Are you trapped by Alan Partridge in Britain?
Not trapped so much, but the industry isn't big enough, so there are fewer opportunities. I've moved into production and my company makes comedy shows I'm not in. 24 Hour Party People was my calling-card in LA and it made people sit up and take notice. Commercially, it didn't do well but in Hollywood it was very talked-about and got me a lot of respect and interest.
In England, while it's nice to have done something that is well received in a comic way, it's also nice to be able to change things and move around.
In Britain, it seems possible to move between stand-up and television and movies, but in the States is it best to establish yourself in one area so as not to confuse the audience?
When you get to big bucks, yes, but I'm not - so in the States it's more flexible for me. One of the benefits of not being a name here is that I can move around and am offered different and interesting things; I just don't get offered huge amounts of money.
In England, if I kept doing comedy I'd probably have a more fruitful existence but artistically it wouldn't be so satisfying.
So here, conversely, I have more choice.
Like working with Jim Jarmusch on Coffee and Cigarettes?
Yes, a great experience. Jim phoned and asked me to be in it and we talked about the idea and he wrote a script around that.
Alfred Molina and I met him in New York and spent a day with the script.
It was a collaborative thing between the three of us and the next day we shot it. The whole process took two days.
Jim's an auteur ,like Michael Winterbottom [director of 24 Hour Party People], and generally they work with people they respect and want input.
I found Jim very laidback, with a healthy sense of humour.
Very different from 80 Days.
I had a bit of input, in that director Frank Coraci [who also did Adam Sandler's The Wedding Singer and The Waterboy] would ask my opinion and when I had the opportunity I added embellishments.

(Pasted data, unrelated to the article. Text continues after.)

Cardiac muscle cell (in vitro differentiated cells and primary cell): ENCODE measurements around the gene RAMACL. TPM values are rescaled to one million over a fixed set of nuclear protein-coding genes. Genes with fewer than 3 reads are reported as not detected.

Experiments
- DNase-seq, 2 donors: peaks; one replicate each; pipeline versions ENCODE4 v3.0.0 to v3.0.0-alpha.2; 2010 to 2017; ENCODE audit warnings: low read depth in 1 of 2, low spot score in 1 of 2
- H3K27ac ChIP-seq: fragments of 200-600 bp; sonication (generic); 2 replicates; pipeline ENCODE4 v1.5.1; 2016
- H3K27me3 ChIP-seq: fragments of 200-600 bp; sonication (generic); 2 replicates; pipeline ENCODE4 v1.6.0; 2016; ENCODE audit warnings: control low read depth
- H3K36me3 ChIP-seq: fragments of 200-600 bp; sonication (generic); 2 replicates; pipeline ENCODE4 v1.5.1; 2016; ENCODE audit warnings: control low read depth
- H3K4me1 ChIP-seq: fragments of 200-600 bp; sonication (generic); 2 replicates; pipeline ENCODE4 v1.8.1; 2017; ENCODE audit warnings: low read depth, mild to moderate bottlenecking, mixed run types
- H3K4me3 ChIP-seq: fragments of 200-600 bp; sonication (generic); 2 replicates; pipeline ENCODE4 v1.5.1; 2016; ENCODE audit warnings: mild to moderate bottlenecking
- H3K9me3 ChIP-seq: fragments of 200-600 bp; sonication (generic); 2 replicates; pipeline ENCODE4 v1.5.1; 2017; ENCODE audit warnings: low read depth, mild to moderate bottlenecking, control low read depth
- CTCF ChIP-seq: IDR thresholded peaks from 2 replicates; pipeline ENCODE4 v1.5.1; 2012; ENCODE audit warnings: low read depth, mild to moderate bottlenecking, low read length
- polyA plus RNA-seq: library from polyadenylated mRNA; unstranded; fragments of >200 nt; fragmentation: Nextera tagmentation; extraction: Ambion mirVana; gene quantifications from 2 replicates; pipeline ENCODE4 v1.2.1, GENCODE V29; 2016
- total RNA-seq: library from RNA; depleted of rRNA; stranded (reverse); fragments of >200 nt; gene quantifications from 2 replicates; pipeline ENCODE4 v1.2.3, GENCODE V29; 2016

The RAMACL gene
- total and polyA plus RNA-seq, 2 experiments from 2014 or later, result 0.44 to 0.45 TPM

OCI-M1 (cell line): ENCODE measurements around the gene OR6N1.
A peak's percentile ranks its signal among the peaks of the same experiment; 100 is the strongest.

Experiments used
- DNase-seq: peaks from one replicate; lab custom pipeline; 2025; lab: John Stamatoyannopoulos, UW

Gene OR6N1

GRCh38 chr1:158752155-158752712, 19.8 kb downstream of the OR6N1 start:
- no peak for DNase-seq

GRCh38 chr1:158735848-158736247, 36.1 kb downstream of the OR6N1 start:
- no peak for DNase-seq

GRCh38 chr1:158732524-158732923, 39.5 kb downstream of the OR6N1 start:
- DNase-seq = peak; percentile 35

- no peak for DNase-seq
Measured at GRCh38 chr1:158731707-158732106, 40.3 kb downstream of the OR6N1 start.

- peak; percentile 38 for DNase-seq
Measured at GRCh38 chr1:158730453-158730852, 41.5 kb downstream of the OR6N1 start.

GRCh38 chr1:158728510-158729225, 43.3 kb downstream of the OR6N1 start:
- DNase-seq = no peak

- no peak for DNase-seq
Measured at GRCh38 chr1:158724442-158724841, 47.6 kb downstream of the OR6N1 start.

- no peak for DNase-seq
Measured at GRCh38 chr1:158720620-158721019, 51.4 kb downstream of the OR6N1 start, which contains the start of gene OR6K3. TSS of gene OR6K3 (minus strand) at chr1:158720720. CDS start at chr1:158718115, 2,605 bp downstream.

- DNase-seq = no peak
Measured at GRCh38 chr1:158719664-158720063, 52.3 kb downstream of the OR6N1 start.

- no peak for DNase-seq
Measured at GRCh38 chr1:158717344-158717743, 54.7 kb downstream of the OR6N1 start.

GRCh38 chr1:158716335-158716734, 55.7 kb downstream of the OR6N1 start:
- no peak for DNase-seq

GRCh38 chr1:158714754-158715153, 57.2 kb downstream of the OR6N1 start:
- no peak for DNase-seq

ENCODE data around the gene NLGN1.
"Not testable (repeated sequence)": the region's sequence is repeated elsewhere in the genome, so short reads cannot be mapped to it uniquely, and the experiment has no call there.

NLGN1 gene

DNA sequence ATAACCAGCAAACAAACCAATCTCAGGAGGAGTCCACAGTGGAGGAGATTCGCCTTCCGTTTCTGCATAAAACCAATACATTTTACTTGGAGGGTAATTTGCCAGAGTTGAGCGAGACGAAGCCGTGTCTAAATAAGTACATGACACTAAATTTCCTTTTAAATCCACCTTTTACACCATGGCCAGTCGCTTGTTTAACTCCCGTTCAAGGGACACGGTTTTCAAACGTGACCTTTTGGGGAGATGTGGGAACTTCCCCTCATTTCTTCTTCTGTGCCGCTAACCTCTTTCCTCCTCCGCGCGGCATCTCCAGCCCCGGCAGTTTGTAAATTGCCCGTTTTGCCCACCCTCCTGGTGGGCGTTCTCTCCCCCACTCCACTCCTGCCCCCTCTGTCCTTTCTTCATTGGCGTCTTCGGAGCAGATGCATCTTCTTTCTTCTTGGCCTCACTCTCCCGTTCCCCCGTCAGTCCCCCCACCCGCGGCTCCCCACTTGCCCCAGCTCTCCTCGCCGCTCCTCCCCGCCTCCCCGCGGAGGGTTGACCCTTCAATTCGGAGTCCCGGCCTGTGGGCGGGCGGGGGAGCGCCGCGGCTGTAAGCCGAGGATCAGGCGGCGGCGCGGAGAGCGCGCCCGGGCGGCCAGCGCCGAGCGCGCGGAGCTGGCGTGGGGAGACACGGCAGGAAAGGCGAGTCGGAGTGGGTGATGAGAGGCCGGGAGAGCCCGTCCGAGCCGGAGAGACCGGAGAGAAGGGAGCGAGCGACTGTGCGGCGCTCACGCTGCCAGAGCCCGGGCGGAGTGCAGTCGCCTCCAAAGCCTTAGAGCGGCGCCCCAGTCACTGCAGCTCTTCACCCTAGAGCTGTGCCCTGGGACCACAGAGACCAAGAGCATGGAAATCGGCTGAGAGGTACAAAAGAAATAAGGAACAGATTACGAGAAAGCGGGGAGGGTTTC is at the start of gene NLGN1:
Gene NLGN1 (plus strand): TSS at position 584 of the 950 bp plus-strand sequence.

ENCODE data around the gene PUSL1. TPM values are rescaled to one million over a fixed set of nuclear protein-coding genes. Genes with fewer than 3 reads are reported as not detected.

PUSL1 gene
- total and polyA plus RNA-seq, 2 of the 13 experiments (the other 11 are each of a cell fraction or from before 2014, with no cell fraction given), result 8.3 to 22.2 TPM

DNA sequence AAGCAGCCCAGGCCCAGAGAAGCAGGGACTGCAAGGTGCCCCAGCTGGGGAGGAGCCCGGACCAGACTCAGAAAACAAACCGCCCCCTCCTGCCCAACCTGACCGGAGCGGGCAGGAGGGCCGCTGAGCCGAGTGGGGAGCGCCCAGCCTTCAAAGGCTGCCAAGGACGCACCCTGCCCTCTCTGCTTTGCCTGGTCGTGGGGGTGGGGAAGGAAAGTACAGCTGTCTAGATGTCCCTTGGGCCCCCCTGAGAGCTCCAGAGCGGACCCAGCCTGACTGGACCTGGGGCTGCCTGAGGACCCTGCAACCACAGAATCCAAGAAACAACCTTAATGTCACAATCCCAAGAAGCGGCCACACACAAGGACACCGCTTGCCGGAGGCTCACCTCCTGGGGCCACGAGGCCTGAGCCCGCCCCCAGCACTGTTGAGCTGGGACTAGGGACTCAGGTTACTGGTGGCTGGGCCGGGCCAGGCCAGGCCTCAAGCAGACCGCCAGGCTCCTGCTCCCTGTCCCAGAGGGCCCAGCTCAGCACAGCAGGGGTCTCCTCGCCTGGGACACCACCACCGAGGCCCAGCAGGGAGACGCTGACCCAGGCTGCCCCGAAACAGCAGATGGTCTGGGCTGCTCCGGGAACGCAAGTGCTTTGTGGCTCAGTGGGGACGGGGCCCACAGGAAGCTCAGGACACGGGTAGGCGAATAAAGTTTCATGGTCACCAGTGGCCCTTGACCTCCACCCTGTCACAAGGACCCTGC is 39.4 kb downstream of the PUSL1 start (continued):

I was a passenger who was allowed to do a bit of backseat driving occasionally.
But on a different scale.
Yeah, there were huge budgets and it took 5 1/2 months, which is about 10 times as long as most low-budget movies. It takes over your life for half a year.
But three months were in Thailand, which is very nice, and two months were in Berlin.
When I'm in Britain my company is usually involved in several different projects so when I'm on a movie set no one can get me and all I've got to worry about is my lines. So 80 Days was less work, not more. We flew all the way to China to do one helicopter shot on the Great Wall of China. That's something to tell my grandchildren.
It's a very English film, more so than the famous version with David Niven. Does that mean anything to Americans?
They like English eccentricity and get some of it and not other parts. Many Americans think all streets in England are cobbled, so there is a gap in their knowledge. Everyone who saw the film loved it, just not enough people did.
What's next for you?
I've finished two films, a thriller with Rebecca Romijn-Stamos and Selma Blair called Alibi, and The Opposite Sex with Laura Dern and Maggie Gyllenhaal.
I'm about to do another film with Michael Winterbottom, which I'm co-producing through my company. It's based on the 18th-century novel Tristram Shandy.
That's an extraordinarily complex book. Is it filmable?
No, it's not, which is why Michael wants to make it. I'm playing the lead and another part, which will be Steve Coogan, because it goes between past and present, and the actors who are making the film. It plays with the form of reality, and of what you are watching.
So, despite 80 Days you are still very busy?
Yes, I was involved in writing 24 Hour Party People so a lot of what I do I generate myself. It's not as though I'm waiting by the phone wondering why no one appreciates me.